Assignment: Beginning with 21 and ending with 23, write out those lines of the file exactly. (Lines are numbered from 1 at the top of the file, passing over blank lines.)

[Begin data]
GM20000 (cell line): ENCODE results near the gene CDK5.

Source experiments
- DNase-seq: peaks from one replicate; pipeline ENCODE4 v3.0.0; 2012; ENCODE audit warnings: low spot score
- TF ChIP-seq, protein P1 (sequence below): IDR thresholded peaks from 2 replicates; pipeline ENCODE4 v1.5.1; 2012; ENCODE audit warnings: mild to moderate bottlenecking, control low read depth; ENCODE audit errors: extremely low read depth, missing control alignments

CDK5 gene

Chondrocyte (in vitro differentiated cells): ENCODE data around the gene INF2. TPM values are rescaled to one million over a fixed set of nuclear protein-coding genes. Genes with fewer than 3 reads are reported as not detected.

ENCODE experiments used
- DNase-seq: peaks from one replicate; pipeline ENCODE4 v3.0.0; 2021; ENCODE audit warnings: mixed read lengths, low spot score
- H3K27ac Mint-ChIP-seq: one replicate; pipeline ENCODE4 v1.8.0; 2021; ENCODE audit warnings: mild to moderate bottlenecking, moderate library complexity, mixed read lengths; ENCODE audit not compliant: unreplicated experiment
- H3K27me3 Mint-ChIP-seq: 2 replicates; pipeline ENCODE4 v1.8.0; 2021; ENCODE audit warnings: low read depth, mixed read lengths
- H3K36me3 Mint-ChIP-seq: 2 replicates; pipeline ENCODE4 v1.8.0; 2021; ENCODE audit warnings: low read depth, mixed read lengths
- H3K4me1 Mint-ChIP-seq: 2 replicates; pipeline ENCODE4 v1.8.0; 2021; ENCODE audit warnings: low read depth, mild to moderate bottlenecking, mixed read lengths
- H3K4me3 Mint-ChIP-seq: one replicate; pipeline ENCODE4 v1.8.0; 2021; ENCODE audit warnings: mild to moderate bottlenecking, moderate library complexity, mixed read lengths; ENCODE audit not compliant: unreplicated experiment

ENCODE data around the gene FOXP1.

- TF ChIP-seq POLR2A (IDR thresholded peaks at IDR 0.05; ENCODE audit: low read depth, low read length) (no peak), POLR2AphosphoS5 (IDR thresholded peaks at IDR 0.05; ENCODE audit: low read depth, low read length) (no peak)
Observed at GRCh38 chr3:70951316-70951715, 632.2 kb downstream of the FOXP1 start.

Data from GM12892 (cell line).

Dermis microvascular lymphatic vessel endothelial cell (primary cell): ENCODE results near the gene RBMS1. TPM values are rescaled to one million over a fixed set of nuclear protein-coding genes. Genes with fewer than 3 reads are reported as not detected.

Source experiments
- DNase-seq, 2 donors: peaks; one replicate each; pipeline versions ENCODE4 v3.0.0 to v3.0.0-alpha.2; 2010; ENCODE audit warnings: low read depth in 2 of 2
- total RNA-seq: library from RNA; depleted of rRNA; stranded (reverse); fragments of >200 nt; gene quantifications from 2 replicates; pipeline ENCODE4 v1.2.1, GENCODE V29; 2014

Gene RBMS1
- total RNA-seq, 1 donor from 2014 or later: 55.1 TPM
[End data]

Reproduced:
- total RNA-seq: library from RNA; depleted of rRNA; stranded (reverse); fragments of >200 nt; gene quantifications from 2 replicates; pipeline ENCODE4 v1.2.1, GENCODE V29; 2014

Gene RBMS1
- total RNA-seq, 1 donor from 2014 or later: 55.1 TPM